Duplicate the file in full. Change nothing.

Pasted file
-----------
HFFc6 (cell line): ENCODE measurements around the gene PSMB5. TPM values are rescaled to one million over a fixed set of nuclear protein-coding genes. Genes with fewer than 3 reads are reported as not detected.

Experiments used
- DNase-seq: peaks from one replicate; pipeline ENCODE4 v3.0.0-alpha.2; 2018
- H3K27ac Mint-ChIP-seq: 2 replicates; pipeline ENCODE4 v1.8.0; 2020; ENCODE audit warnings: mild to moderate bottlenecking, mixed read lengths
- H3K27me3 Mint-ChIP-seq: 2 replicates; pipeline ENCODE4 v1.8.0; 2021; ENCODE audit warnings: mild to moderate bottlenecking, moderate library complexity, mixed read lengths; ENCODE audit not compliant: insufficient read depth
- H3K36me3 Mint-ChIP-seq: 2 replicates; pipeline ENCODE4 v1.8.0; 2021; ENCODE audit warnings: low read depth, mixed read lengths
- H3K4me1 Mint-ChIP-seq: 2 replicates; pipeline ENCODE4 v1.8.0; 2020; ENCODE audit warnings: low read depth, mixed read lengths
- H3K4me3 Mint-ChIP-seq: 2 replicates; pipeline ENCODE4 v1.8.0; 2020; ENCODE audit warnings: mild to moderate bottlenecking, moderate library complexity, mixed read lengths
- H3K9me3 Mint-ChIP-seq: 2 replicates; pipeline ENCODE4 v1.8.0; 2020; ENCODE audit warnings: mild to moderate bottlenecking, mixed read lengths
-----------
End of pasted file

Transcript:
HFFc6 (cell line): ENCODE measurements around the gene PSMB5. TPM values are rescaled to one million over a fixed set of nuclear protein-coding genes. Genes with fewer than 3 reads are reported as not detected.

Experiments used
- DNase-seq: peaks from one replicate; pipeline ENCODE4 v3.0.0-alpha.2; 2018
- H3K27ac Mint-ChIP-seq: 2 replicates; pipeline ENCODE4 v1.8.0; 2020; ENCODE audit warnings: mild to moderate bottlenecking, mixed read lengths
- H3K27me3 Mint-ChIP-seq: 2 replicates; pipeline ENCODE4 v1.8.0; 2021; ENCODE audit warnings: mild to moderate bottlenecking, moderate library complexity, mixed read lengths; ENCODE audit not compliant: insufficient read depth
- H3K36me3 Mint-ChIP-seq: 2 replicates; pipeline ENCODE4 v1.8.0; 2021; ENCODE audit warnings: low read depth, mixed read lengths
- H3K4me1 Mint-ChIP-seq: 2 replicates; pipeline ENCODE4 v1.8.0; 2020; ENCODE audit warnings: low read depth, mixed read lengths
- H3K4me3 Mint-ChIP-seq: 2 replicates; pipeline ENCODE4 v1.8.0; 2020; ENCODE audit warnings: mild to moderate bottlenecking, moderate library complexity, mixed read lengths
- H3K9me3 Mint-ChIP-seq: 2 replicates; pipeline ENCODE4 v1.8.0; 2020; ENCODE audit warnings: mild to moderate bottlenecking, mixed read lengths